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From Middle English blasfemye, from Old French blasfemie, from Ecclesiastical Latin blasphēmia, from Ancient Greek βλασφημία (blasphēmía, profanity), from βλασφημέω (blasphēméō, to slander).


  • IPA(key): /ˈblæs.fə.mi/
  • Rhymes: -æsfəmi
  • (file)


blasphemy (countable and uncountable, plural blasphemies)

  1. irreverence toward something considered sacred or inviolable
    That imam said that drawing the prophet Muhammad is a form of blasphemy.
  2. the act of insulting or showing contempt or lack of reverence for any religion's deity or deities
  3. (by extension) the act of disregarding a convention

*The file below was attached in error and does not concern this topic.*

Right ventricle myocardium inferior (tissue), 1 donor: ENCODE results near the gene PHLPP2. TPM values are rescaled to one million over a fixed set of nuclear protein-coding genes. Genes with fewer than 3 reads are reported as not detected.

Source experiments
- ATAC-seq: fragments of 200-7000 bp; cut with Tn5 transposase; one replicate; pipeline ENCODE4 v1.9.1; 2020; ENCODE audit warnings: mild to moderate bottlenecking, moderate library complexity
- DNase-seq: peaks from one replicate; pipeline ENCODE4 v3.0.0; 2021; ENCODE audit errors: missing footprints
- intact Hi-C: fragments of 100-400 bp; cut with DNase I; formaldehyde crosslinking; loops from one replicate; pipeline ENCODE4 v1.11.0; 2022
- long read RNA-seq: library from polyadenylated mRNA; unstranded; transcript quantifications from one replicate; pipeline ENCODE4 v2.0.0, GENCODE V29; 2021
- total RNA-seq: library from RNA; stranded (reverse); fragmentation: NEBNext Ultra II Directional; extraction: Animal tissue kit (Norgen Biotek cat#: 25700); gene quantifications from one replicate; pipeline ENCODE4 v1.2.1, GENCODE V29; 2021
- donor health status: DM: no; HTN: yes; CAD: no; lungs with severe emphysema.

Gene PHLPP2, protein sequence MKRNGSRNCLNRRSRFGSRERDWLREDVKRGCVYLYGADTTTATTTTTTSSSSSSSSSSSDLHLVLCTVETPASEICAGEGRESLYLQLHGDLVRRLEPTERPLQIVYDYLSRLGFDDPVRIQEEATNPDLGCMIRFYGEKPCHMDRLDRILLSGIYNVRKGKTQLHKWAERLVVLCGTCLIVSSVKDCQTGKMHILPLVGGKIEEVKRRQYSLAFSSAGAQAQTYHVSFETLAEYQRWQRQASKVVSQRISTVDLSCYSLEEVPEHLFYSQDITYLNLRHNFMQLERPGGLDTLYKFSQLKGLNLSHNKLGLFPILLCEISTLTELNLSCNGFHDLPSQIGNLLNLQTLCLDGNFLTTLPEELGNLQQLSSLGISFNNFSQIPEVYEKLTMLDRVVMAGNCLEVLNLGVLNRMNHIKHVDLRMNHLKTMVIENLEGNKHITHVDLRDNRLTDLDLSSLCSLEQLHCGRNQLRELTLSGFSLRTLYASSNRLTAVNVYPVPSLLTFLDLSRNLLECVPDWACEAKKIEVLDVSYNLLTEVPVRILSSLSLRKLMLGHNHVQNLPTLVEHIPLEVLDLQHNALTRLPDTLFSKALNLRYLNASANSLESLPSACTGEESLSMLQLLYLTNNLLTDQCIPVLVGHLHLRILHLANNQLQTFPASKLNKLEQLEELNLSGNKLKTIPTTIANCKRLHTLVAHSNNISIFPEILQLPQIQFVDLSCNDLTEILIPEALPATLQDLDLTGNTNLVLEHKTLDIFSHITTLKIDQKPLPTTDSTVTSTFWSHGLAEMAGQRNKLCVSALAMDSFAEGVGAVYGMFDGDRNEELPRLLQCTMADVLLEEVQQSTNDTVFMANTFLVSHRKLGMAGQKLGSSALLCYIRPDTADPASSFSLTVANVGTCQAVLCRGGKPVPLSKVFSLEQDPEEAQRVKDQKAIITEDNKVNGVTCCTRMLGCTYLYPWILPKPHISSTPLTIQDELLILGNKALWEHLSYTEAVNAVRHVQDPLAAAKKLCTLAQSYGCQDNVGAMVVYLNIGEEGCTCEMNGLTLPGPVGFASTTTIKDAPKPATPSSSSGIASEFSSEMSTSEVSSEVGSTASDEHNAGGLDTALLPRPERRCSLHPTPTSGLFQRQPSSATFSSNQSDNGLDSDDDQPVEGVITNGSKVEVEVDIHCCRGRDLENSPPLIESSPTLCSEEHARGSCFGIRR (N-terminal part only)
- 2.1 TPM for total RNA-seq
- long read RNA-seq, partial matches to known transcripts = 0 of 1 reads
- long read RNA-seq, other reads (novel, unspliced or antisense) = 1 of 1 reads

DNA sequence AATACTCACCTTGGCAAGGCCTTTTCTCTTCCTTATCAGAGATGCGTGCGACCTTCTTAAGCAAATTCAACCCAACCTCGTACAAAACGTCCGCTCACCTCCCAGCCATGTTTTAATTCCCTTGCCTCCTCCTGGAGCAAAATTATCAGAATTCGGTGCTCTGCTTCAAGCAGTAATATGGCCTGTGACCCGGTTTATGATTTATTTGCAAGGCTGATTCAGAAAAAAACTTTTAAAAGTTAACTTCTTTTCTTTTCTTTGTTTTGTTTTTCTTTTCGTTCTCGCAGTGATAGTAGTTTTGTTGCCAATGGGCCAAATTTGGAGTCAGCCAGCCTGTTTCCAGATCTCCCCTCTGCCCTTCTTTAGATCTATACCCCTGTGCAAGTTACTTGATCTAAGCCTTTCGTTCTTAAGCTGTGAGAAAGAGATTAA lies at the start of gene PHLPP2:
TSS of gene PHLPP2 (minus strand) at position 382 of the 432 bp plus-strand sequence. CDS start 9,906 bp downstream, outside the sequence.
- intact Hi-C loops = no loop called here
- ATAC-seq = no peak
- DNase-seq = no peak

• 2015, Benjamin V. Root, Interactive Applications Using Matplotlib, Packt Publishing Ltd (→ISBN), page 89:
      I know this is utter blasphemy and completely incomprehensible to developers and power users who love their keyboard shortcuts, but some people just love having buttons on their screens with the exact name of their function written on them.
    • 1999, American Lutherie: The Quarterly Journal of the Guild of American Luthiers
      Some historical information is given on the Panormo family of guitar makers and a whole chapter is called, "Maccaferri's 'Monstrosity'," the name given Julian's Maccaferri guitar due to the blasphemy of its having more than six strings, ...
    • 2004, Touring Club of Italy, The Italian Wine Guide: The Definitive Guide to Touring, Sourcing and Tasting, Touring Editore (→ISBN), page 149:
      The market has responded well to this type of packaging [wine in cardboard containers], even if some consider it near blasphemy, and it has had a role in bringing wine to the younger generation and to social classes intimidated by the high price of many bottled products.



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  1. Alternative form of blasfemye